Later this month, an advisory committee will release its recommendations for the government's new dietary guidelines, affecting everything from federally subsidized school lunches to labels on food packages, as Mary Jalonick of the Associated Press reports. Medical and nutrition experts make up the advisory group, and from their earlier draft recommendations, it seems likely they'll make changes to current dietary advice.
The secretaries for Agriculture and Health and Human Services Departments will take the recommendations into account as they draft their 2015 guidelines later this year.
Here are five possible changes to watch for – highlighted by Jalonick – as the government releases the new guidelines:
1. Limits on sugar
The 2010 dietary guidelines make recommendations for reducing caloric intake from sugar. This year's advisory committee, in its draft recommendations, has urged specific limits on added sugars, saying that only 10 percent's of a person's caloric intake should come from them. Currently, Americans are exceeding this 10 percent mark, as they get 16 percent of their total calories from the food group.
Last year, the Food and Drug Administration proposed that added sugars be included in the nutrition labels on food packages.
2. How much salt might be too much?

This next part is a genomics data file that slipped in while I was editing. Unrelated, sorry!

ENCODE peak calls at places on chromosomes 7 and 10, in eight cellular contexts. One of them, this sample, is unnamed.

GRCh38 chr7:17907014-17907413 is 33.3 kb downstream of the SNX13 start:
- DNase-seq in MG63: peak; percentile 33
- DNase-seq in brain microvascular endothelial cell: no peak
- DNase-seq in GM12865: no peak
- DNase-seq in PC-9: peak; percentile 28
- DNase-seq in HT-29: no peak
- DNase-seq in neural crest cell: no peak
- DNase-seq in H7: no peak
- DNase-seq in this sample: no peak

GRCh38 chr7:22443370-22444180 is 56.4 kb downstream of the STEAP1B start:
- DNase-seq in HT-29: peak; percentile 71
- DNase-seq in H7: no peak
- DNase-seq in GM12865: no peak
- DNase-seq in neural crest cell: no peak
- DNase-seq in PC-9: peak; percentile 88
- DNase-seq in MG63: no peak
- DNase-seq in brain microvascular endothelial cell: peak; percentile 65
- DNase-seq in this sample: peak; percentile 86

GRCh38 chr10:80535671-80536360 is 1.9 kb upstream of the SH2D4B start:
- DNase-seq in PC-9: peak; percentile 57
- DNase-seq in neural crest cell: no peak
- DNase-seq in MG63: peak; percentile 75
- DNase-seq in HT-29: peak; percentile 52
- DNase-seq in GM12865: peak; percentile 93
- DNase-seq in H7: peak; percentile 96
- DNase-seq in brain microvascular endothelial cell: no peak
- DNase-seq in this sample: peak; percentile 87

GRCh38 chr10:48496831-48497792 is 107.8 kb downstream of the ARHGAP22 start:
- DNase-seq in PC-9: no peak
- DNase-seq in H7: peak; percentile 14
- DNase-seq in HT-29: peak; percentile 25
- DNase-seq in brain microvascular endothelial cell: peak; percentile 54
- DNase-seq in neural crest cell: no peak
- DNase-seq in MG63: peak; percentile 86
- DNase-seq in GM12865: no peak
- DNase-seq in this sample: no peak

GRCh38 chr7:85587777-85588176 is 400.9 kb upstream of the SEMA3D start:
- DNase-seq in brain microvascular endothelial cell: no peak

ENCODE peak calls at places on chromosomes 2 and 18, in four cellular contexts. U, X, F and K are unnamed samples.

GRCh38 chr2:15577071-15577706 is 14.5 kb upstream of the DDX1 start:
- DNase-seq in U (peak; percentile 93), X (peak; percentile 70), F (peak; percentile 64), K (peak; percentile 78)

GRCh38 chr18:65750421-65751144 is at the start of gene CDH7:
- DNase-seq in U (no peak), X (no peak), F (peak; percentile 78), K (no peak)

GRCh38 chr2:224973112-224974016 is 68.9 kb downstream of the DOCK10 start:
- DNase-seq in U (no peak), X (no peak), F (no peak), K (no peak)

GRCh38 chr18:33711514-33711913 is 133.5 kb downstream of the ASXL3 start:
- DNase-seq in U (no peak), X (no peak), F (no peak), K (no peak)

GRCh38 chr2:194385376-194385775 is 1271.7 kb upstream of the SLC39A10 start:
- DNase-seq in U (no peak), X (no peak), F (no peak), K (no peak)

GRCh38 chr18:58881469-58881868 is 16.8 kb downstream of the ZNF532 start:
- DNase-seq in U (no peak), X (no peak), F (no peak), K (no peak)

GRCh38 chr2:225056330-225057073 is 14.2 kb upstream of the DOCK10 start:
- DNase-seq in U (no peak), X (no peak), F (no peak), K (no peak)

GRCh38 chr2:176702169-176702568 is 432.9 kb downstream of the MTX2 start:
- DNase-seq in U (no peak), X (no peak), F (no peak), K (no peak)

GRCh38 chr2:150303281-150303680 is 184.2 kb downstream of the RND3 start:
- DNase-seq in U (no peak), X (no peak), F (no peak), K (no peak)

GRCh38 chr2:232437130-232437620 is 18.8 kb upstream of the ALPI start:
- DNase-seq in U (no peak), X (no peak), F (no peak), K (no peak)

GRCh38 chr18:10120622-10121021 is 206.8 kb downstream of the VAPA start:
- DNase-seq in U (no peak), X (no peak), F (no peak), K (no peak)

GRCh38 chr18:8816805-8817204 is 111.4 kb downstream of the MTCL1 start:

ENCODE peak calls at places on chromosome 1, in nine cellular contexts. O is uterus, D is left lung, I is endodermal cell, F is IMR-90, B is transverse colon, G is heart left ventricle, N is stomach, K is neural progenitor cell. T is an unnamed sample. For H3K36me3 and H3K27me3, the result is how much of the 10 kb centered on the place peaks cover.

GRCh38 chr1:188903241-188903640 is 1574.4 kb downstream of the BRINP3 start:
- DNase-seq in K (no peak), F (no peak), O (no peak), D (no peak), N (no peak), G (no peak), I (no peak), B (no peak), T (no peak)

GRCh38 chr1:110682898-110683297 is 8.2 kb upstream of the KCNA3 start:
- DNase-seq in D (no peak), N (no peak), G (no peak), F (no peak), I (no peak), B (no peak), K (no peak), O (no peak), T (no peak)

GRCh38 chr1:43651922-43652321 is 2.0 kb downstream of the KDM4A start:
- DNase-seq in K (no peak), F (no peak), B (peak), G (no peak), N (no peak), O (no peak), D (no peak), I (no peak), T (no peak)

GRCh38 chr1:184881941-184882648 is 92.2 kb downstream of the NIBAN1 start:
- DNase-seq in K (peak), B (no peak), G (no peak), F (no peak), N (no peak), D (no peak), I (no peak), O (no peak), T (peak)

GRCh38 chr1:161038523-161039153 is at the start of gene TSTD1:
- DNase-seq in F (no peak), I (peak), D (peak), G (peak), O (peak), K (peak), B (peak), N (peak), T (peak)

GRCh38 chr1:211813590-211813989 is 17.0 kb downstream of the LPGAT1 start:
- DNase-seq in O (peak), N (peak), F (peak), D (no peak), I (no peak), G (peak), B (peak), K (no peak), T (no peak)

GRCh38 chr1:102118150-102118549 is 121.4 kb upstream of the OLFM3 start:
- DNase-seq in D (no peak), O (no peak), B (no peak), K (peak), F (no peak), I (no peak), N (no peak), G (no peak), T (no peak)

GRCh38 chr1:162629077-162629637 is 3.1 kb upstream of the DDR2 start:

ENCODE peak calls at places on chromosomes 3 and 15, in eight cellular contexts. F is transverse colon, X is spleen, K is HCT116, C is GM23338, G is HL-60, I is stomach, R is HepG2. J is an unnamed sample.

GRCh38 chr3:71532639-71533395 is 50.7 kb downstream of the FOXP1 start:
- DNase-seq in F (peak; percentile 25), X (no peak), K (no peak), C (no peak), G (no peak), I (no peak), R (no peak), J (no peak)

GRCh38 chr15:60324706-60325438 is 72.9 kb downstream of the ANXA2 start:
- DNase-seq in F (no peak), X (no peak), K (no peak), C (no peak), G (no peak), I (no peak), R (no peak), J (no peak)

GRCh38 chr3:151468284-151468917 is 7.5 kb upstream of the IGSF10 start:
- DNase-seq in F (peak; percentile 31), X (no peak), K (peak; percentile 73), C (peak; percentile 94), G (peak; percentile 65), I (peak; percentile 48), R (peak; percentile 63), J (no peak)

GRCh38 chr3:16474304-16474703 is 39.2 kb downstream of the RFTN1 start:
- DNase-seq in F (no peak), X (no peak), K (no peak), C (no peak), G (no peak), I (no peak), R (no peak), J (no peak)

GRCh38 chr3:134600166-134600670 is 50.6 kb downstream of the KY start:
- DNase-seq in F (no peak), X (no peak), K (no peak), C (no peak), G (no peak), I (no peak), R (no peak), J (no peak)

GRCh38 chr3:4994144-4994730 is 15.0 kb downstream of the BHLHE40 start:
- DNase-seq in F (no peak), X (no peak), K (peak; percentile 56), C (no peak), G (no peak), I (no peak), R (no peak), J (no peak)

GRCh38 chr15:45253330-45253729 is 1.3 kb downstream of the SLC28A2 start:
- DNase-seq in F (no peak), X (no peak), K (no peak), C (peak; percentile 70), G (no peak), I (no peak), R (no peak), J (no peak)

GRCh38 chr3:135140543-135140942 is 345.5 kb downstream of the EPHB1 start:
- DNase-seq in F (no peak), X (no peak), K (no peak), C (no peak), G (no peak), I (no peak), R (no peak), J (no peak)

Lowering sodium intake is important to heart health. In the 2010 dietary guidelines, it was advised that a person consume no more than 2,300 milligrams a day. Those who were 51 or older, African-American or had hypertension, diabetes or chronic kidney disease were told not to consume more than 1,500 milligrams a day.
It remains to be seen whether the committee's draft recommendations appear will be as strong as the 2010 guidelines.
There is also the realization that "years of public pressure to lower sodium levels has not had much effect. The average American consumes more than 3,400 mg of sodium a day, or about 1 1/2 teaspoons," Jalonick writes.
3. Less processed meat, and less red meat
Under the current guidelines, people are advised to eat a variety of proteins, in particular lean meats. From a draft recommendation discussed at the advisory committee's December 15 meeting, there is a sense the panel may advise lowering one's intake of "red and processed meats" for a healthier diet.
The beef industry, opposed to the new guidelines which may encourage restrictions, has said that lean beef has a role in healthy diets.
4. Caffeine limits for pregnant women?
While the 2010 guidelines didn't address the matter, the advisory committee has suggested that it may propose guidelines encouraging pregnant women to limit their caffeine intake.
"Limited evidence suggests that moderate caffeine intake is associated with a small increased risk of miscarriage, stillbirth, low birth weight, and small for gestational age births," the committee said in its draft recommendations.
5. The environment and our food
Over the last year, the panel has discussed more seriously the importance of considering the sustainability of our food. It stated in its draft recommendations there is "compatibility and overlap" between food that is good for people's health and good for the environment.
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